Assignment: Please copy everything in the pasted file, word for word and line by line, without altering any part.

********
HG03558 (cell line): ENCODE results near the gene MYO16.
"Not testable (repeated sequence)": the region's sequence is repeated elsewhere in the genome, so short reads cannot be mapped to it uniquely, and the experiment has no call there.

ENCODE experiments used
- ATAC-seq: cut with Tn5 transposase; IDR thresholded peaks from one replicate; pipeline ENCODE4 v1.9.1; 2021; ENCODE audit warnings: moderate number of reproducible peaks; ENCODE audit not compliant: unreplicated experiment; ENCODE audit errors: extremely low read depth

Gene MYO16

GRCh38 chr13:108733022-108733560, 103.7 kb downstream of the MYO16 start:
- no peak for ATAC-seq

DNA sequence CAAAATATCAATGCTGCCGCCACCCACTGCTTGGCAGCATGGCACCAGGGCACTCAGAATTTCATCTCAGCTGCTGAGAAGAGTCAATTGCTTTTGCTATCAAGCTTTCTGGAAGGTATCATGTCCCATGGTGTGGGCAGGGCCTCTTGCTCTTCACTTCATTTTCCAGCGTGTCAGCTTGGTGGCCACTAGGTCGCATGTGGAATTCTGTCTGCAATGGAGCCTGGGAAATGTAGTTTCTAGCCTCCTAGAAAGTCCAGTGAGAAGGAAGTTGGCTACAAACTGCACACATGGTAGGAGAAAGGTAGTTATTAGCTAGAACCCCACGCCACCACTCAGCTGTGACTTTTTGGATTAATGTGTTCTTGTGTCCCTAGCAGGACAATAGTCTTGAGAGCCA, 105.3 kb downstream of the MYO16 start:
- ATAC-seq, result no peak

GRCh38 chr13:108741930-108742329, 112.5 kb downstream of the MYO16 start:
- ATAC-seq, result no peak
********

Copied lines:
HG03558 (cell line): ENCODE results near the gene MYO16.
"Not testable (repeated sequence)": the region's sequence is repeated elsewhere in the genome, so short reads cannot be mapped to it uniquely, and the experiment has no call there.

ENCODE experiments used
- ATAC-seq: cut with Tn5 transposase; IDR thresholded peaks from one replicate; pipeline ENCODE4 v1.9.1; 2021; ENCODE audit warnings: moderate number of reproducible peaks; ENCODE audit not compliant: unreplicated experiment; ENCODE audit errors: extremely low read depth

Gene MYO16

GRCh38 chr13:108733022-108733560, 103.7 kb downstream of the MYO16 start:
- no peak for ATAC-seq

DNA sequence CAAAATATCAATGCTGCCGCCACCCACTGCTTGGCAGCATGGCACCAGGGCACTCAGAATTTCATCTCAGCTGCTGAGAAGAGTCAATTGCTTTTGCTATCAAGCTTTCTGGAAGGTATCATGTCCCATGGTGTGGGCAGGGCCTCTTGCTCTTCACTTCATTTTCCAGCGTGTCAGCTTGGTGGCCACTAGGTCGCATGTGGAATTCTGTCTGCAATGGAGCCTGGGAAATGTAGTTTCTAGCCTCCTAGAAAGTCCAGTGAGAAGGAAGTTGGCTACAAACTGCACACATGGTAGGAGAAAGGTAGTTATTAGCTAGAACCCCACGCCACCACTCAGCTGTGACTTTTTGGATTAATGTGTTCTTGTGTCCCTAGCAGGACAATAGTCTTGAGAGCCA, 105.3 kb downstream of the MYO16 start:
- ATAC-seq, result no peak

GRCh38 chr13:108741930-108742329, 112.5 kb downstream of the MYO16 start:
- ATAC-seq, result no peak